What To Look for When Buying Stocks

Deciding which stocks to include in your portfolio can be stressful, especially if you’re new to investing and have no idea where to begin.

There isn’t a right or wrong way to choose stocks but there are some strategies you can follow to make smarter decisions. Keep in mind that investing strategies vary based on your personal investing timeline and individual tolerance for risk.

One thing you can do is set parameters to guide your decision-making. This can help mitigate emotional purchases.

Erika Taught Me

  • Set a personal financial goal to guide you as you look for stocks to buy.
  • ETFs are a great way to capture returns while limiting the risk your portfolio is exposed to.
  • Look at the P/E ratio, beta, and dividend yield to evaluate whether a company’s stock is aligned with your goals.

. . .

Set a Goal

Before you buy your first stock, make sure you’ve set a goal for yourself. Your goal is a foundation that will help you make objective decisions.

Your goal will likely vary from other investors. You may want to buy and hold, for steady appreciation of your portfolio over time. You may want to generate income from a stock’s dividends. Or, you may want to purchase growth stocks to give your portfolio a chance at growing quickly.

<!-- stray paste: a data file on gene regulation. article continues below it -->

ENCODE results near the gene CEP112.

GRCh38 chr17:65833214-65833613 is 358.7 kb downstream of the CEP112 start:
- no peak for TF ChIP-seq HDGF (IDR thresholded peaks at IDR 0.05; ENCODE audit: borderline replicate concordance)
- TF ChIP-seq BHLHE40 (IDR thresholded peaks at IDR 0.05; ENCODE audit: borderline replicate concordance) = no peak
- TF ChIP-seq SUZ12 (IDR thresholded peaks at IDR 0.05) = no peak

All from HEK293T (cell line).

To set your goal, determine how much risk you’re willing and able to take on. A good rule of thumb: You should never invest more than you’re willing to lose.

You’ll also want to consider your investing time horizon. Someone in their early 20s, for example, has more time to recover from market downturns than someone on the cusp of retirement. 

READ MORE: How To Set Your Investment Goals

Open a Brokerage Account

Once you have a goal, you'll need to open a brokerage account to buy and sell stocks.

The type of account you open and who you open your account with will determine what securities you have access to. 

Webull is a popular commission-free trading platform that gives you access to many securities, including stocks and exchange-traded funds (ETFs). But it doesn’t offer mutual funds or bonds, which can be problematic if you have a low risk tolerance and want to invest in safer assets.